So one of our readers asked us this question the other day: Was Australia really founded by criminals? Australia being founded by criminals is a foundation myth that seems pretty strong, both within Australia, where I assume it fits the Australian self-image of independence and self-reliance and without, where it makes for a predictable set of Australian jokes. However, I have often read that criminals made up only a small proportion of early colonists, and Australia’s economic potential was much more important.


The penal colonies (plural!) were a central part of Australia and its development until the gold rushes of the 1850s, 70 years later.

In 1788, the British landed a fleet of ships near Sydney (the First Fleet), containing over 1,000 people, about three-quarters of whom were convicts. The bulk of the remaining people were marines and their families – not settlers, as such. Over the next 80 years, about 165,000 convicts were transported to various colonies around Australia: Sydney, Hobart, Brisbane, Perth, to name the main ones.

These are now four of the six state capital cities in this country. Only two capital cities were founded by free settlers: Melbourne and Adelaide.

Convicts provided a significant source of free labor for the settlers who came to Australia; they were, after all, sentenced to hard labor! The colony administrators would assign convicts to work for farmers and sheep grazers and builders and artisans and such – and to the colony administration itself. Convicts worked as builders, laborers, clerks, nurses, domestic servants, and more. It is not an exaggeration to say that the country was built with convict labor – there are (and were) countless buildings and roads and bridges across the country that were built by convict labor.

It was surprisingly uncommon for the convicts to rebel and attempt to flee, especially in the early years. They were stranded thousands of miles from home and surrounded by unfamiliar and deadly bushland. Most of them didn’t run. A few did, though. There was once a group of convicts who escaped and decided to walk back to England (they really didn’t quite comprehend where they were). But, most escape attempts were prevented by the sheer impossibility of getting home.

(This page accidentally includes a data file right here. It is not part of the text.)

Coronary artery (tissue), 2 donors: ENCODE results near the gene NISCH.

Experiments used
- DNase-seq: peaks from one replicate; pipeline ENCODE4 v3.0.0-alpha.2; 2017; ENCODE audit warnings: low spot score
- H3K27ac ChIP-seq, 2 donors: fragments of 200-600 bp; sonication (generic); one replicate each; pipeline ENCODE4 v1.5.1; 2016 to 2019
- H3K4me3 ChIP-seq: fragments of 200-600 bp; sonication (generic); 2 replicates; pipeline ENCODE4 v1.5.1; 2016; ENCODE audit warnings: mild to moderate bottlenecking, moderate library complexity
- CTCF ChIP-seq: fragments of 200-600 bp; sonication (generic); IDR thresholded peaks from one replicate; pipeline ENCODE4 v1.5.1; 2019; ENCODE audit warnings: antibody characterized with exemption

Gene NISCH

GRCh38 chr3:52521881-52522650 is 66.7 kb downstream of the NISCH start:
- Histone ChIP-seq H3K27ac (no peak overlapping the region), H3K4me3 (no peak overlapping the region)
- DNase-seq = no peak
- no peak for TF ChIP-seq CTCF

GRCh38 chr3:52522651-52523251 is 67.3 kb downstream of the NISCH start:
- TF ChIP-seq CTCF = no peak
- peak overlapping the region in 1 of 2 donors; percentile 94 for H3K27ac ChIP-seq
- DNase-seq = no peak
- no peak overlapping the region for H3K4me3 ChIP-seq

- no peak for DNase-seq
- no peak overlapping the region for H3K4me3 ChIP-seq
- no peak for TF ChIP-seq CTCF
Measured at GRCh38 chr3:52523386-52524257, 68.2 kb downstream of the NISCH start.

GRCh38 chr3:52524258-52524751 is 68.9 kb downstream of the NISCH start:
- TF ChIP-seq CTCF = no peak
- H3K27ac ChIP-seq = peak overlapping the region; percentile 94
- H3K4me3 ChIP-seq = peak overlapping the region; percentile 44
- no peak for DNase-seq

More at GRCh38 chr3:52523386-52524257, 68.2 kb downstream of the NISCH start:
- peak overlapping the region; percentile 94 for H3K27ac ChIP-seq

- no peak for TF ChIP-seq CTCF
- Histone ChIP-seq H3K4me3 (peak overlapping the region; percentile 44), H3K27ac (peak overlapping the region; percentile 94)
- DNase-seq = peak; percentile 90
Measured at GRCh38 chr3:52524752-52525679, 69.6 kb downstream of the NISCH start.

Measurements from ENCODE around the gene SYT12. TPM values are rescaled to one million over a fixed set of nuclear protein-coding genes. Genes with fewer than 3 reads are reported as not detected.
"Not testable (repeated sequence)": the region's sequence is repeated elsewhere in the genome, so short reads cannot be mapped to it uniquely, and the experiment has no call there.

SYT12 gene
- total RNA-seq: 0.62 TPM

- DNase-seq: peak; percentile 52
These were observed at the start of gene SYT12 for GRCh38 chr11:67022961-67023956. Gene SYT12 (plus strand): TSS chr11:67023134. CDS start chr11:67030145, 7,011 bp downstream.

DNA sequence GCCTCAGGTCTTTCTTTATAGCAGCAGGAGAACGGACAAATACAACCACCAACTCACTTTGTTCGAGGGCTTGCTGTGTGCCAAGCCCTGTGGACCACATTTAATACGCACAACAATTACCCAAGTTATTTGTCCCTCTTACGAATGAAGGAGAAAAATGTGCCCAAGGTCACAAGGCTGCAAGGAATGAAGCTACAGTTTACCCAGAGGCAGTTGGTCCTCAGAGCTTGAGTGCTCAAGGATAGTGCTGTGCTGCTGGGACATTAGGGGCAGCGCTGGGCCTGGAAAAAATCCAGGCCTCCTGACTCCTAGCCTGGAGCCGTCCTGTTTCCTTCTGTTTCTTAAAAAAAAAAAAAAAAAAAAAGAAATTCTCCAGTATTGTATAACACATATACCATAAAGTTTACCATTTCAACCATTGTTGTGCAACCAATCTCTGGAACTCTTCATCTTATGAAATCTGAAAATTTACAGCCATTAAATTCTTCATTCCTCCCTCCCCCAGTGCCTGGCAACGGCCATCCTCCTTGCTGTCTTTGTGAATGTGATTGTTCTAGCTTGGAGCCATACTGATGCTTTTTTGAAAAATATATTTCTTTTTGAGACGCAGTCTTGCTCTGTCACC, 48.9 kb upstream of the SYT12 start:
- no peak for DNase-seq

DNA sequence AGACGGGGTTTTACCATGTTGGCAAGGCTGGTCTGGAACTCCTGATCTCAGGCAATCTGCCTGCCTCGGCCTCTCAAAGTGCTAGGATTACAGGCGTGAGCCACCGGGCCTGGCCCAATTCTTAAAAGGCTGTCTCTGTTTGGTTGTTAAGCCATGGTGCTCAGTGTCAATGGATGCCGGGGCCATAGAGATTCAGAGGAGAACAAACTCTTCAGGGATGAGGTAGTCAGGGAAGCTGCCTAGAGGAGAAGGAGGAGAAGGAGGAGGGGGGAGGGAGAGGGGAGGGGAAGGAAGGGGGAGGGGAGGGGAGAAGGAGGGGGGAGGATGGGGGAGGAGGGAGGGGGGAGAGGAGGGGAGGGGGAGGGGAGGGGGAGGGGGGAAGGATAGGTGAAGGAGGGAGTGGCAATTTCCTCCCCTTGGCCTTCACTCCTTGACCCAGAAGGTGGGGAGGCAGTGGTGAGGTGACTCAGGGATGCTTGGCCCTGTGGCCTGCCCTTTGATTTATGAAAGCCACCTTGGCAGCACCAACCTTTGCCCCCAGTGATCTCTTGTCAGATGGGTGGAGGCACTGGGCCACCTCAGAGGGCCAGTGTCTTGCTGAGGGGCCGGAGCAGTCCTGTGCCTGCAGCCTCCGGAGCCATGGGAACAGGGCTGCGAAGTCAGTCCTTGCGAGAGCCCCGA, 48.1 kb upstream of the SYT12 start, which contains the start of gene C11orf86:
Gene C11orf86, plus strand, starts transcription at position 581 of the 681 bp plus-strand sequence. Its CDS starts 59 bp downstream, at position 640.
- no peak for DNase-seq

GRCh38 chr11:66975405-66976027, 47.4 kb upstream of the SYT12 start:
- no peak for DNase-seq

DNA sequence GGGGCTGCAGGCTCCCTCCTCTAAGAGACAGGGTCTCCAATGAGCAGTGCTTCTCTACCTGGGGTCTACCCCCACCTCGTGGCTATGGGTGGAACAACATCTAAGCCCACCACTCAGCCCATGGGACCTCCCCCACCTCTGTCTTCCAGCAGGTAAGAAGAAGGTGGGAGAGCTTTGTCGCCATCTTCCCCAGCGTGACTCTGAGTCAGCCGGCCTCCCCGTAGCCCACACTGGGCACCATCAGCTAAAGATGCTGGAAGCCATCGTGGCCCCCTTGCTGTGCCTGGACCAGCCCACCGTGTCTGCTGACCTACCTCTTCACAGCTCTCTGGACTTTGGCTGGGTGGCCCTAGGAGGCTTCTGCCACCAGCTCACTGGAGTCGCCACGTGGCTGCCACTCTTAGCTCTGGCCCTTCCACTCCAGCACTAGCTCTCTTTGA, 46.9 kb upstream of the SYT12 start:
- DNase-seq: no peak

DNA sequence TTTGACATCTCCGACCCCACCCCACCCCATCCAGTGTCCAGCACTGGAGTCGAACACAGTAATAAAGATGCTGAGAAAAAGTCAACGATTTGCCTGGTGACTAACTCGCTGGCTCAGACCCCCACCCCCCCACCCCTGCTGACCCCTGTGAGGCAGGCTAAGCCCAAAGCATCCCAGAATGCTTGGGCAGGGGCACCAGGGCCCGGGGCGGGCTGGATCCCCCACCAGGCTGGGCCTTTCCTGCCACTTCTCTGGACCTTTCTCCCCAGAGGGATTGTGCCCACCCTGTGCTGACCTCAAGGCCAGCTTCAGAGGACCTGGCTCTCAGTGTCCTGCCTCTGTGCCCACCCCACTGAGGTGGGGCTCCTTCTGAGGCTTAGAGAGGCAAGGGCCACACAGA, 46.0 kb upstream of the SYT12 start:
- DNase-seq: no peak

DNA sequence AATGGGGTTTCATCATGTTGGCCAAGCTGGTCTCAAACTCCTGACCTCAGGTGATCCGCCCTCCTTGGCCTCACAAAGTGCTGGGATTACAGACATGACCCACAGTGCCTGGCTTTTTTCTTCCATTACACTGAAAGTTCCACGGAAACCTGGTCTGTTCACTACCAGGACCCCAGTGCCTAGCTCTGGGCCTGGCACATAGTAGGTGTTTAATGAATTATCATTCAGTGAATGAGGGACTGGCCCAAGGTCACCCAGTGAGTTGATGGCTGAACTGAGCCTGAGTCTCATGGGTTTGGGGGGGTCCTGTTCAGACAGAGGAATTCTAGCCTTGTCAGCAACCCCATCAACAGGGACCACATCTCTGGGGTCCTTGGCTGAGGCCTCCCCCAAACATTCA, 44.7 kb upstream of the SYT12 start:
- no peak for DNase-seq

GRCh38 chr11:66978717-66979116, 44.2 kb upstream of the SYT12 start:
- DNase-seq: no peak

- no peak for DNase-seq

A few individual convicts did escape; some survived by living with the Aborigines. William Buckley is a famous example of this. He lived with a local Aboriginal tribe for 32 years before he was found again. Those convicts who did escape were sometimes assisted by the Aboriginals’ belief that these pale-skinned people were actually the reincarnations of dead tribe members. On a side note, many of the ‘handlers’ were themselves convicts: “trusties”. A few of these let the power get to their heads, and become petty tyrants. But, most were good responsible people. But, overall, attempts to escape or rebel was infrequent.

Many convicts had only a fixed term sentence: 7 years, or 14 years (only a very few were sentenced for life). At the end of this, they were free. Most of them stayed in Australia and became settlers and merchants and artisans themselves. They married (or not!) and had children. Some ex-convicts went on to become respected members of the fledgling society around them. Convicts and ex-convicts were a large part of the growing Australian society.

In terms of numbers, the convicts and ex-convicts were in the majority for decades. In the main colony of New South Wales (Sydney is the capital), for example, convicts started at about 75% of the population in 1788, gradually dropping to about 60% in 1796. There’s a further drop to about 30% by 1805 – probably reflecting the fact that many of the earlier convicts had completed their sentences. The numbers then climb again, to hover around 40% of the population until the mid-1830s. So, for at least the first half-century of New South Wales’ existence, most people were either convicts, ex-convicts, or the children of convicts (known as “currency lads and lasses”, because they weren’t as good as the true “sterling” settlers).

The transportation of convicts continued until the colonies themselves fought to have it ended in the mid-1800s, as more and more free settlers arrived. There was concern that the free labor provided by convicts was unfairly competing against the paid labor of settlers, whose work prospects were thereby reduced. The final convict transport ship arrived in 1853.

It was around this time that gold was discovered in the Australian outback – most famously near Ballarat. This started a whole new wave of immigration which diluted the convict influence in Australia. But, until that time, convicts and ex-convicts were an immense part of Australia and its development.

Something to bear in mind is that while convicts/former convicts/descendants of convicts were the majority at times and a large minority even today, they weren’t really involved in any positions of power. Speaking from a Tasmanian perspective, having convict heritage was considered something quite shameful up until the 1970s even 80s. Off the top of my head, Kevin Rudd (Australian PM 2007-2010) was the first Australian Prime Minister to speak proudly of his convict heritage.

So yes, Australia was founded by criminals in the sense that they built the stuff and lived all over the place. But not in the ‘Founding Fathers’ sense.

(Apologies, but this is necessarily a summarized overview of the period. There are more subtleties and nuances involved, which requires books to cover properly.)

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Last Update: October 6, 2016

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